At soggy Devil’s Dream camp we were unmistakably back on the west side, with the trees larger, the forest undergrowth thicker, and rocks and ground once again all covered with mosses and ferns. That evening we got our only glimpse of the upper slopes of the mountain after Panhandle Gap, as the sky cleared briefly to the east. Devil’s Dream is a big camp with many sites scattered up and down the hillside, and most of them were occupied that night, perhaps because the area is fairly accessible and sees many backpackers from both directions. A very large deer passed our camp in the morning. As the forest receded around Indian Henry’s Hunting Ground we thought about how much fun it would be not to be on a hiking schedule and to be able to hang out and explore up towards the mountain slopes. When we used to live in Portland we would sometimes mess around on Mt. Hood like that, but those days are long gone, and central Texas has little public land, so we are stuck with structured trips. Down at the Tahoma Creek crossing, mesmerized I suppose by the riparian magic and rushing water, we actually misread the trail sign, didn’t think about the map right away, and wandered down the now-unmaintained Tahoma Creek Trail for about ¼ mile, until I came back awake, compared the terrain to my mental map of where we were going, concluded they didn’t match, and verified from the physical map that we should have turned up the hillside right away, not downstream where we were heading. A reminder to pay attention to what we already know! We laughed at ourselves as we turned around. The rest of that day was a long, grand adventure around ridges and cirques, with lots of climbing up and dropping down again. We passed a strange looking circular formation in the rock on the hillside a ways before St. Andrews Park. You could see the pattern clearly from across the valley but not from where the trail wound right beneath it. Since we don’t know much about geology we couldn’t guess how it was formed.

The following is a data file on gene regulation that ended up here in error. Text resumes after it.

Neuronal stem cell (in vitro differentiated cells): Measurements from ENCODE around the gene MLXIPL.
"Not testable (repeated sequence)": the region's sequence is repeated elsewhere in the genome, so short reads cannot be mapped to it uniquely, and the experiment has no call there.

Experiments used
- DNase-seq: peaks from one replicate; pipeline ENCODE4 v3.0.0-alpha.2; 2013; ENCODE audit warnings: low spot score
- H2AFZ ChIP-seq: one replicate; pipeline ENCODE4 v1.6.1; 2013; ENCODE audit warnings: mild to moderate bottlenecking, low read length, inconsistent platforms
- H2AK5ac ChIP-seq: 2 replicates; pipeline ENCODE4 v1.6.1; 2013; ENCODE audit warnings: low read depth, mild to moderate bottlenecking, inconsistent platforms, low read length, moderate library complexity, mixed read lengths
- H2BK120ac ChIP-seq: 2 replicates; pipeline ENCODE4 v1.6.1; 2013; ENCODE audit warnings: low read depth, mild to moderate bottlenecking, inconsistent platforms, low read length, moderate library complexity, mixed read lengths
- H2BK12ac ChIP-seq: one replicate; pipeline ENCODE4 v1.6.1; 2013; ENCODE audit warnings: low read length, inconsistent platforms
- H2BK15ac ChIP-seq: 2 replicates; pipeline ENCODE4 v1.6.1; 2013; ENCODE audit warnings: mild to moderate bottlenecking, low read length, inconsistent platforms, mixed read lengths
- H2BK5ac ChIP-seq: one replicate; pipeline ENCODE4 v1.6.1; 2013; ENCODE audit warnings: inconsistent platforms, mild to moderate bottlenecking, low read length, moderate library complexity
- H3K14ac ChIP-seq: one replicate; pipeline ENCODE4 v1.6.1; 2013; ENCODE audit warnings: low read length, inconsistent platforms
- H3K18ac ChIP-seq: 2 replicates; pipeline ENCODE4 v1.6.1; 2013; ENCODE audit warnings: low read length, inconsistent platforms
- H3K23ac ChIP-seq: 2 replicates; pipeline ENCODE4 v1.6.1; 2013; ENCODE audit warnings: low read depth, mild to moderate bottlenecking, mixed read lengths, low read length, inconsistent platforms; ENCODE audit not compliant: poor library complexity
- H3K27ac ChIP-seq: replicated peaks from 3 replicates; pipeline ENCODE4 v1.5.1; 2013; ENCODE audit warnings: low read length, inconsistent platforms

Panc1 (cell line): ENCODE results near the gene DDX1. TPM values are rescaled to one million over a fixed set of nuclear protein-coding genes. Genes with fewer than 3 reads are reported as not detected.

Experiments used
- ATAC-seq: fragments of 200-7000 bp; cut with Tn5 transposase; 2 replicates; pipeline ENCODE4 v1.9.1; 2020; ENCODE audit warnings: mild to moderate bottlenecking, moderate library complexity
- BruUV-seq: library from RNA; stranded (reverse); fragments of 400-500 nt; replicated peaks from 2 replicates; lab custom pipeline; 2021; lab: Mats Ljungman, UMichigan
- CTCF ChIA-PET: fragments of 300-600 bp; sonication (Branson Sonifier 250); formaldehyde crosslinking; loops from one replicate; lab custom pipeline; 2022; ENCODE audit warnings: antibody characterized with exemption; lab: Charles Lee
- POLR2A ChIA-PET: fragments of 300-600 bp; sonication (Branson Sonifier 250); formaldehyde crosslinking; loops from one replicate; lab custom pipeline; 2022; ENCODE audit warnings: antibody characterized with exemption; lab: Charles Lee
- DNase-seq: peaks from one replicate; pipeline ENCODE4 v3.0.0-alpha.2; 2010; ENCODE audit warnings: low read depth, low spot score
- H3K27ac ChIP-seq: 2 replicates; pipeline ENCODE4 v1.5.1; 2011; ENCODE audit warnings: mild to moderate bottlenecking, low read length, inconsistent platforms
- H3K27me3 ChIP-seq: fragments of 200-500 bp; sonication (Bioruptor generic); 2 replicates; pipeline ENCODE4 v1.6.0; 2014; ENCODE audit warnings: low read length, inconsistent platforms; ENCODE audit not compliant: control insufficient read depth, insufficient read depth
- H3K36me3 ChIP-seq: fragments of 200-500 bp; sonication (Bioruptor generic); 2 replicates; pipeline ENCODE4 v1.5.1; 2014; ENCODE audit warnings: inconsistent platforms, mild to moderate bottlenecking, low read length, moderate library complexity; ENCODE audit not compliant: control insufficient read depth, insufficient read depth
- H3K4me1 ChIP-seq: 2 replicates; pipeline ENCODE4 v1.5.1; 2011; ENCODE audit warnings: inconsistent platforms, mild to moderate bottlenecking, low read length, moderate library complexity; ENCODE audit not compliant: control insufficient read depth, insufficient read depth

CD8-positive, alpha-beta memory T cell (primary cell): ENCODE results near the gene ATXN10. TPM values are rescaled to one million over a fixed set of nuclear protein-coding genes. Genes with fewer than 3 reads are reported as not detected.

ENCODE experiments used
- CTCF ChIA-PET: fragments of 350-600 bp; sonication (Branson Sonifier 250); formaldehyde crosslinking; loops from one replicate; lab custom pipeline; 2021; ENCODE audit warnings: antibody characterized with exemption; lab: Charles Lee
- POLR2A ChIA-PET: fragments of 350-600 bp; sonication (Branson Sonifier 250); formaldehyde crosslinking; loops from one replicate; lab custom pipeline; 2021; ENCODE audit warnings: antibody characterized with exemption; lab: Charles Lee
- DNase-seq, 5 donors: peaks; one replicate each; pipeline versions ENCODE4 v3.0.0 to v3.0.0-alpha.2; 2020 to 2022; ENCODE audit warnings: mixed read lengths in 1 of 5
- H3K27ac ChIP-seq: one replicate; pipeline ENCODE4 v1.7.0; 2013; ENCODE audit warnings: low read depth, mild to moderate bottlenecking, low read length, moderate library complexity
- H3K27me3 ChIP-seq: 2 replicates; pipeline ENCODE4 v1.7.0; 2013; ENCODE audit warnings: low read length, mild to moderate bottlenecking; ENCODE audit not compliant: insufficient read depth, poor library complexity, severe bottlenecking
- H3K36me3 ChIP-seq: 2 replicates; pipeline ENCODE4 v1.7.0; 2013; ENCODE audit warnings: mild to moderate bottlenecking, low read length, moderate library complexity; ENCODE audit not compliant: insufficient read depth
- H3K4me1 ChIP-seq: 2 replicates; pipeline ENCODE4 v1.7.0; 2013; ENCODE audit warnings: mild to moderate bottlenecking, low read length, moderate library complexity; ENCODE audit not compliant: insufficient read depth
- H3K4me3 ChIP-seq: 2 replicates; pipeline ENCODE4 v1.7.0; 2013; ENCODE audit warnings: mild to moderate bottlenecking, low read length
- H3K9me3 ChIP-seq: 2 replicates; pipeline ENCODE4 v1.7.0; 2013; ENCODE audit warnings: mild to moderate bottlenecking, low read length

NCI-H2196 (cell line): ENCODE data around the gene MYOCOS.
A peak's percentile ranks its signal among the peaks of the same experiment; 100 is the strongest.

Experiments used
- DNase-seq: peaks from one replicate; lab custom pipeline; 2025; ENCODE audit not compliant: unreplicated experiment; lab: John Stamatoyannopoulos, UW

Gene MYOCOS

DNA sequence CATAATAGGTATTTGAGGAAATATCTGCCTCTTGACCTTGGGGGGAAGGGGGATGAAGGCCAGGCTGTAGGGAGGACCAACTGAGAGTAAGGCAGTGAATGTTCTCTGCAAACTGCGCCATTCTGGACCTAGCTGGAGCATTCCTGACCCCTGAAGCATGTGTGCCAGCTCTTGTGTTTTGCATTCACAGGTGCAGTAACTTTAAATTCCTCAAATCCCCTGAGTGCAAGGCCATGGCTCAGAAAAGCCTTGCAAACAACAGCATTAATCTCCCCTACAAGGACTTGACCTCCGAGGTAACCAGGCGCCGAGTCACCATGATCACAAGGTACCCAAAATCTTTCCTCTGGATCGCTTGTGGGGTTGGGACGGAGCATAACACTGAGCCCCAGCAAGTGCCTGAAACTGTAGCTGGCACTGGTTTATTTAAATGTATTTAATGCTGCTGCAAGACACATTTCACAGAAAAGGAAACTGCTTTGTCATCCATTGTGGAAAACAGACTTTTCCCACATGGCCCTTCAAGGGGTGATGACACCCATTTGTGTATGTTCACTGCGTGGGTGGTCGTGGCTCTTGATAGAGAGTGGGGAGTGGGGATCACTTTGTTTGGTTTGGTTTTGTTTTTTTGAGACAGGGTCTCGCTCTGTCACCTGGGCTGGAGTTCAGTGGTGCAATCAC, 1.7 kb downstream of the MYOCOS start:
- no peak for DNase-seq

Circle in the Rock
We were pretty worried about an incoming storm at Klapatche Park; we were getting very strong wind gusts that would blow any overnight rain right in under the tarp, and we do not have bivies. I messed around with the tarp for a while to make it sturdy and closed off from the windward direction. The anticipated rain did not come, but I think we would have stayed dry.
Tarp battened down against the storm